The hourglass is draining dry
  • 18 Jul 2023
  • 4 min read
  • By Casey Cossu

Have your say: Rent increase law changes under review by the Qld Government

Tenancy laws, Rent increases

Last week, the Queensland Government released a Discussion Paper to invite consultation from the community in relation to the changes made to the Residential Tenancies and Rooming Accommodation Act 2008 (RTRA Act) and Regulation on 18 April 2023, which were implemented as an immediate action to stabilise rent in response to rising housing pressures.


It is unfortunate that the changes proposed in the Discussion Paper focus, once again, on legislative attacks against property owners and fail to address the actual cause of the housing crisis or offer a genuine solution to it.


The REIQ is disappointed that the Queensland Government has disregarded stakeholder feedback and continues to erratically introduce legislative changes, contributing to the strain on housing supply and affordability.


Response to changes that came into effect 1 July 2023

When the changes to the rent increase laws were announced in April, the REIQ acted swiftly to raise concerns with the former Minister for Housing.

In May and June, the REIQ also attended meetings with the new Minister for Housing, Meaghan Scanlon MP, to raise this issue and express our concerns about the obvious ramifications caused by poor drafting and no stakeholder consultation.

Today, the Queensland Government claims that ‘unscrupulous’ lessors and real estate agents have been taking advantage of ‘loopholes’ in the legislation. The REIQ is disappointed with these statements given that our concerns about the flawed legislation were expressed to the Queensland Government several months ago.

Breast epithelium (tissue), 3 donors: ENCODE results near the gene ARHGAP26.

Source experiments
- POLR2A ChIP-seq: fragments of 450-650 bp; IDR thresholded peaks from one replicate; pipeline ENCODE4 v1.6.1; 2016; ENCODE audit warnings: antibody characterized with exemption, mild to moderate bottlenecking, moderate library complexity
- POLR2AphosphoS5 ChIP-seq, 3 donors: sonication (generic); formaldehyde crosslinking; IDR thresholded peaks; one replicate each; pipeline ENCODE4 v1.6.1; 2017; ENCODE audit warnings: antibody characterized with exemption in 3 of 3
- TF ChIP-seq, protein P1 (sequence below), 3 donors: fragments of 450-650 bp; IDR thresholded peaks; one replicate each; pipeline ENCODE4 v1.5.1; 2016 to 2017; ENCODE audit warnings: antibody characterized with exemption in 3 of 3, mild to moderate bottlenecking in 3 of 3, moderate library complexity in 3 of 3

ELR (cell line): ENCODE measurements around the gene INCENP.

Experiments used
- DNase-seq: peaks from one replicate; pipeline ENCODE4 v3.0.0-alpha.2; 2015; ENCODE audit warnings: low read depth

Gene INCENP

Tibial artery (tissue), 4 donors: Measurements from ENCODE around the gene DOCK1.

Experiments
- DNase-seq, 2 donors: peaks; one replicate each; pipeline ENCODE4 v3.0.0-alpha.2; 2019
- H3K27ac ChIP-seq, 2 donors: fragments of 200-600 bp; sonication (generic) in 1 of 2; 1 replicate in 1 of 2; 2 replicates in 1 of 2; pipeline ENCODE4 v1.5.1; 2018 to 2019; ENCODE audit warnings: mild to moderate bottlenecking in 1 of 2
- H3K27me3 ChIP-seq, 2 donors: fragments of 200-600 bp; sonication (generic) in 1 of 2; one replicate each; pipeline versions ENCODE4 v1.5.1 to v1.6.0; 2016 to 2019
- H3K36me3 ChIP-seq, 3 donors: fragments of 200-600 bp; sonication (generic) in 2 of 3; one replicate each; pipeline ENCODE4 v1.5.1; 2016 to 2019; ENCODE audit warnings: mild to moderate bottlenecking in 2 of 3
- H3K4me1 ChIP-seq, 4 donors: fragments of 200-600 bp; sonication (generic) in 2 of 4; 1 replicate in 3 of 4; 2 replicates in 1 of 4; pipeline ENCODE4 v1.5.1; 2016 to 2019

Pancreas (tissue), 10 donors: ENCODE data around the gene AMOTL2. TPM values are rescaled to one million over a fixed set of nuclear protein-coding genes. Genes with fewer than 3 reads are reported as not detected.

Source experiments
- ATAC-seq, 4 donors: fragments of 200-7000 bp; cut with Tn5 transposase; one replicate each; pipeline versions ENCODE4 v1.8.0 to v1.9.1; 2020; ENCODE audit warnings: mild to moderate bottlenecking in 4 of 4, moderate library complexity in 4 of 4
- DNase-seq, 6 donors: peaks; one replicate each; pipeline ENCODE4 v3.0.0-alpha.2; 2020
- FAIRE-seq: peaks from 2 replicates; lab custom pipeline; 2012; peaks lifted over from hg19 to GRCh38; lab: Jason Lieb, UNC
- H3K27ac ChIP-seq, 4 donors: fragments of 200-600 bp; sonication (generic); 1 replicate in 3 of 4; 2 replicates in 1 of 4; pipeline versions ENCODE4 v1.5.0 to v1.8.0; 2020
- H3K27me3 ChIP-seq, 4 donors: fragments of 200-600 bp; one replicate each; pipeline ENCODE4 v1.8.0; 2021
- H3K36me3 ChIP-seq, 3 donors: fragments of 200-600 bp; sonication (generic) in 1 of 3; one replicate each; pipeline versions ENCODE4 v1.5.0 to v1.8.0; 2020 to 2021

Such statements aggravate the community against lessors and real estate agents causing unnecessary reputational damage. Meanwhile, the Queensland Government has avoided taking accountability for the problems now faced as a result of rushing through legislative amendments without due process or any stakeholder consultation. 

What is proposed in the Discussion Paper?

The Discussion Paper proposes to apply the rent increase frequency limit to the rental property rather than the tenancy agreementThis would prevent lessors from being able to increase the rent more frequently than once a year even if the lease with the current tenant ends and new tenants enter a lease for the same rental property.

Alarmingly, it is also being considered whether to make this new law retrospective to 1 July 2023.

This means that a rent increase that is compliant with the current laws that has been affected after 1 July 2023 may become invalid under the new laws once they come into effect, and the lessor would be required to refund to the tenant the difference between the increased rent paid by the tenant and the prior amount of rent

REIQ CEO Antonia Mercorella discusses the proposal and what it will mean for Property Managers and their clients in this video here.

The REIQ has prepared a factsheet that you can send to your clients with all of the relevant information including how to provide feedback to the Queensland Government.

Have your say about these changes

Feedback to the questions raised in the Discussion Paper can be made:

Renting in Queensland
Department of Housing
PO Box 690

Feedback must be provided to the Department of Housing by 5.00pm on 11 August 2023.

Read more: Minimum Housing Standards: are you prepared.

Browse more property management articles here.

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